Security Awareness Training and Education (SATE) plays a crucial role in enhancing cyber defense by empowering individuals to recognize potential cyber threats, protect sensitive information, practice safe online behavior, and foster a security-aware organizational culture.
Notably, emphasizing cybersecurity awareness is a critical strategy in reducing the financial impact of data breaches. IBM's research indicates employee cybersecurity awareness training ranks as the second most effective measure in diminishing the costs associated with data breaches.
Navigating the SEC’s Cybersecurity Rule presents a unique set of challenges and opportunities for companies. With its emphasis on transparency and detailed reporting, the Rule underscores the critical importance of robust cybersecurity practices in today's digital landscape.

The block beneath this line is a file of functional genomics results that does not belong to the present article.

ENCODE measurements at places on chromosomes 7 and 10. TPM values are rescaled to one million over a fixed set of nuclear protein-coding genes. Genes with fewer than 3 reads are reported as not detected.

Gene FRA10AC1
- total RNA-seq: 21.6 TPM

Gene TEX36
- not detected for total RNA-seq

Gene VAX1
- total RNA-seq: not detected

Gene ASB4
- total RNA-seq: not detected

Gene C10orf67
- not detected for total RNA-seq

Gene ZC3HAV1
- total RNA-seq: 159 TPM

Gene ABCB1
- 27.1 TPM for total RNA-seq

Public companies must now take a more proactive approach to cybersecurity that not only meets compliance requirements but also helps maintain the trust of investors and customers and safeguard the future of their businesses. This latter point should be the focus of every cybersecurity program.
By embracing this approach and working closely with cybersecurity experts such as Cybersafe, companies can turn these challenges into catalysts for strengthening their overall cybersecurity resilience and enhancing their long-term success in today’s evolving digital landscape.
Cybersafe is a leading Managed Security Service Provider (MSSP) providing unmatched continuous monitoring, risk assessment, and incident response. For more about how to bolster your cybersecurity posture with our services, schedule a consultation or contact us today.